Written for BBC Radio Four’s From our own Correspondent, broadcast on November 14, 2015, and also featured on the BBC website:

I hesitate before the deep maroon shopfront. The shop, in a cobbled street in central Belgrade, looks like it hasn’t changed in decades. Little bottles of scent and old black and white photos decorate the window. A sign in gold lettering says “Parfimerija Sava”. I don’t think I have ever been inside a perfume shop in my life. But today curiosity pushes me over the threshold.

The interior is tiny. Large jars of clear and brown glass fill the shelves. Behind the counter stands a tanned man with a shock of grey hair, wearing a white coat. His name is Nenad. I tell him I’d like to know more about the shop. Soon, story after story comes tumbling out.

A few months ago, Nenad tells me, the shop was part of a special event when Belgrade’s museums stay open late into the night. This makes perfect sense. For Parfimerija Sava is not just a shop but a living museum — and its own small story reflects the recent history of Belgrade and of Serbia.

World War Two came to Belgrade in 1941, when it was capital of Yugoslavia, just a few months after Nenad’s father opened his first perfume shop.

Nenad disappears into the back of the shop and comes back with quite a souvenir — an old French typewriter, sold to his father by a German soldier who came to the shop to buy eau de Cologne.

After the war, communists took power and banned private business so the shop had to close. But Yugoslavia later broke with the Soviet Union and pursued a more liberal brand of communism. This allowed Nenad’s parents to restart their business in 1954 — in the shop where it remains more than 60 years later, at 75 Kralja Petra Street.

In the 1990s, as Yugoslavia was torn apart by nationalist wars, Nenad lost a good job as the Belgrade representative of a Croatian company and came to work in the family shop.

I lived in this street more than a decade ago — after the wars had ended. What I liked about it then was the variety. There was (and still is) a shop selling Timberland clothes and a modern restaurant with colourful décor. But there was also an old picture-framer, a clothes shop with a distinctly communist air and a store that displayed machine parts in the window — although I can’t imagine it ever got much passing trade.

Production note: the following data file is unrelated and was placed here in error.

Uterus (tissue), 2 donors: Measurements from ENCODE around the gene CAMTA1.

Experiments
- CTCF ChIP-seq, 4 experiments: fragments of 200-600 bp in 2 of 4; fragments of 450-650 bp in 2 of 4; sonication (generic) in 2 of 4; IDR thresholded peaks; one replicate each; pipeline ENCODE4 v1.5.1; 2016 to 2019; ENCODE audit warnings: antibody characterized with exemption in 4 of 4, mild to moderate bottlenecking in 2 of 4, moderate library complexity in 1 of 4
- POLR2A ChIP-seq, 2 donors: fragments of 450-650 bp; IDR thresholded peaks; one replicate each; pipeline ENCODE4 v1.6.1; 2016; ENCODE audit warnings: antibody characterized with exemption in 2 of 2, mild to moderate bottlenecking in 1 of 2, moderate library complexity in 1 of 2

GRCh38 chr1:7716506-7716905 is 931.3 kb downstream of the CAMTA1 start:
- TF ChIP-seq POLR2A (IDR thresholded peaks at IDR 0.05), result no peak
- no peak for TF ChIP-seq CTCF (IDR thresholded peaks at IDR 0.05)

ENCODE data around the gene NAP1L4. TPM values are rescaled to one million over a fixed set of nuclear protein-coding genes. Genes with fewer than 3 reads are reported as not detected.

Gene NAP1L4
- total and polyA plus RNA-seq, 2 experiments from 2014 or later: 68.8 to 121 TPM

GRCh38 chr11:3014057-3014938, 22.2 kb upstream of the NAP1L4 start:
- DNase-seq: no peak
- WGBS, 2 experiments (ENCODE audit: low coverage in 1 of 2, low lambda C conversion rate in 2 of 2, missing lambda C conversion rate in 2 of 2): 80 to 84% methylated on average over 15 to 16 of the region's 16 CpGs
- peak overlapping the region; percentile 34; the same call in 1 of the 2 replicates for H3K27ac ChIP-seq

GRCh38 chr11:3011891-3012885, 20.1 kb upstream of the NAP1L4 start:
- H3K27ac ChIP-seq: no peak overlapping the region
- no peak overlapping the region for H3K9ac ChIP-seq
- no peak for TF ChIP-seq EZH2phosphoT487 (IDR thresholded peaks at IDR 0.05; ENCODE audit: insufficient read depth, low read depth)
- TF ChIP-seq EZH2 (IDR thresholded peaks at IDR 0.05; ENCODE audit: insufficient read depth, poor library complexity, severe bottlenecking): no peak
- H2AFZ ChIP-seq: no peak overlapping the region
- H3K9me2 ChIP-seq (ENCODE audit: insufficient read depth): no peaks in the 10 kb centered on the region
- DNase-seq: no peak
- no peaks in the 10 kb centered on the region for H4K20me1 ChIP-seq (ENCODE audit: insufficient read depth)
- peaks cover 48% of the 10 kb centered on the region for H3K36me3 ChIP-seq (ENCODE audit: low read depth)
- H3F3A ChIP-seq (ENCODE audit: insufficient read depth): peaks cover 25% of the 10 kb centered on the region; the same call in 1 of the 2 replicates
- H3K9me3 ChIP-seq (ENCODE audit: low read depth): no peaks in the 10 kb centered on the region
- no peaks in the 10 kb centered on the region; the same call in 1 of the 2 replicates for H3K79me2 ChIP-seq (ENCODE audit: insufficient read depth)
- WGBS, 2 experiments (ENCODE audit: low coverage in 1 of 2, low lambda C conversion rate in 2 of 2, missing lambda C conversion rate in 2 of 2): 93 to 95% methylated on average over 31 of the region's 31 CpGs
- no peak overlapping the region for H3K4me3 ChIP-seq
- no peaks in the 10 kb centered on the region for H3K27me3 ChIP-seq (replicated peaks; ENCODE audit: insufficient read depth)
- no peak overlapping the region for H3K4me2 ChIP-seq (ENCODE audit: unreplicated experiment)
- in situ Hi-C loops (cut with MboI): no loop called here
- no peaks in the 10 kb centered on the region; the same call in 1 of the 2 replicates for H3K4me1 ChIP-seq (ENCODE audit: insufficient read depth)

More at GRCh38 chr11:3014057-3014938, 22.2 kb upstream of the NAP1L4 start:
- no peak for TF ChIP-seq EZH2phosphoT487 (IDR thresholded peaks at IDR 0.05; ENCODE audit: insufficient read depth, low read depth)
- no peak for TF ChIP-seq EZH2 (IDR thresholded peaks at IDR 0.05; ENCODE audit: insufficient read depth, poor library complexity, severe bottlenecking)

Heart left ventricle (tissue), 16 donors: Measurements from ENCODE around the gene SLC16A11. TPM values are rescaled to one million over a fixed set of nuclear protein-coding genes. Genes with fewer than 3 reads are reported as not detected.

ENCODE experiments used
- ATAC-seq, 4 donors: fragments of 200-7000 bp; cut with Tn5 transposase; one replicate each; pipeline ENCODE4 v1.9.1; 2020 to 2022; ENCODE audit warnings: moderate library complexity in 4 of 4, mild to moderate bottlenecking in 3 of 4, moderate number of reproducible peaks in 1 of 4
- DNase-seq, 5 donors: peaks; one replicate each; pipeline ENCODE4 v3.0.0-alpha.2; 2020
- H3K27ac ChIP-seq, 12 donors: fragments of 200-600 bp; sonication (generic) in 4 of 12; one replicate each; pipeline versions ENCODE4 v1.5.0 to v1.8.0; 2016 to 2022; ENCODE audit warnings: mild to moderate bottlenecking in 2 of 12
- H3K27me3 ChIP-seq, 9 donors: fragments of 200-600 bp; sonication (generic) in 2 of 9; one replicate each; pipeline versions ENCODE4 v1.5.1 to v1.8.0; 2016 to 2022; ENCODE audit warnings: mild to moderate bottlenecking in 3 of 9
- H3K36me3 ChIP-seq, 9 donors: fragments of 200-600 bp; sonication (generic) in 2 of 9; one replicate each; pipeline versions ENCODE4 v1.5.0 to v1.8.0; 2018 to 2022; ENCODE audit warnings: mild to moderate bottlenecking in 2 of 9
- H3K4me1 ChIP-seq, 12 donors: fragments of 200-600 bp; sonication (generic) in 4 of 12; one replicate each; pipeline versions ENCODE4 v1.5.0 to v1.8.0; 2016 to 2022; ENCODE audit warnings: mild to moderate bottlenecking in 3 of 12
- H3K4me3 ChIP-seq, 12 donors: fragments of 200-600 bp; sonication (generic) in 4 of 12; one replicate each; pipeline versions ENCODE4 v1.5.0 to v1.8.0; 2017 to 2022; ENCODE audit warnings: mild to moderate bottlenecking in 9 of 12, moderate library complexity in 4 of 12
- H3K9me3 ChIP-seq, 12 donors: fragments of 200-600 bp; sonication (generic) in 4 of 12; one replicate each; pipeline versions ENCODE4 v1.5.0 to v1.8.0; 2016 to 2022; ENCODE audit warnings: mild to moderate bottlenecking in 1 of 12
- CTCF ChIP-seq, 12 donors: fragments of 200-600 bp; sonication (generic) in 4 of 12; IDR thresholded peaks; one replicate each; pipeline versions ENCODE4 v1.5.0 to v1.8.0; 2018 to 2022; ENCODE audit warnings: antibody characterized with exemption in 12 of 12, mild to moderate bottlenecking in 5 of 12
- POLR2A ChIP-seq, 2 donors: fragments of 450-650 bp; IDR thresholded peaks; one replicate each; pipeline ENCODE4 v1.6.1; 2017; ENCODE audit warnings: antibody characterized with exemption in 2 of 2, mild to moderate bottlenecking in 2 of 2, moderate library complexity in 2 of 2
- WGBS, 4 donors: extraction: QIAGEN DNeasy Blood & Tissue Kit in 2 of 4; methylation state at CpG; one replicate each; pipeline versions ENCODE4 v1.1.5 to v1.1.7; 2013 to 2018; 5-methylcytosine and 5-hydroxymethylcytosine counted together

These days, Kralja Petra Street boasts high-end fashion boutiques and an über-cool ‘concept store’, selling designer clothes, jewellery and stationery, much of it made locally. Across the street is an ice cream parlour with exotic flavours such as sesame – and lemon with basil.

But luxury is beyond the reach of ordinary Belgraders and Parfimerija Sava is still there to bring a little exoticism and sweetness into their lives. Nenad tells me there used to be 23 shops like this in the city, mixing scent on the premises. Now there’s only this one.

During the hour I spend there, a steady stream of customers passes through — women on their own, a couple, a mother and her son. If they’re not sure what they want, Nenad dips a pump with a long needle into one of those big glass jars, squeezes the rubber handle and sprays scent onto their arms. He sells versions of famous fragrances but isn’t allowed to use their names. So he pulls the black lid off a typewriter and taps a code onto a label instead.

Nenad also produces his own fragrances, including several created specially for Belgrade’s Night of the Museums. He sprays two for men onto my arms — one smells of citrus, the other is muskier. He asks me which one I prefer. I never wear scent but I rather like the second one.

On my last evening in Belgrade, I make it back to the shop just before closing time. Nenad tells me he will keep the business going as long as he can at least break even. It’s hard to do much more than that. He shows me a list in pencil of all the taxes and charges he has to pay.

Nenad also has a couple of presents for me — two advertising fliers for the shop, from the 1950s… and a bottle of scent. He refuses to take any payment, calling it “a gift from the heart”.

Now, radio is a wonderful medium but there are some things even it struggles to convey. However, if you lean in a little… you might just catch the faintest whiff of Belgrade Night, Number Two.

Photograph by kind permission of Filip Avramovic

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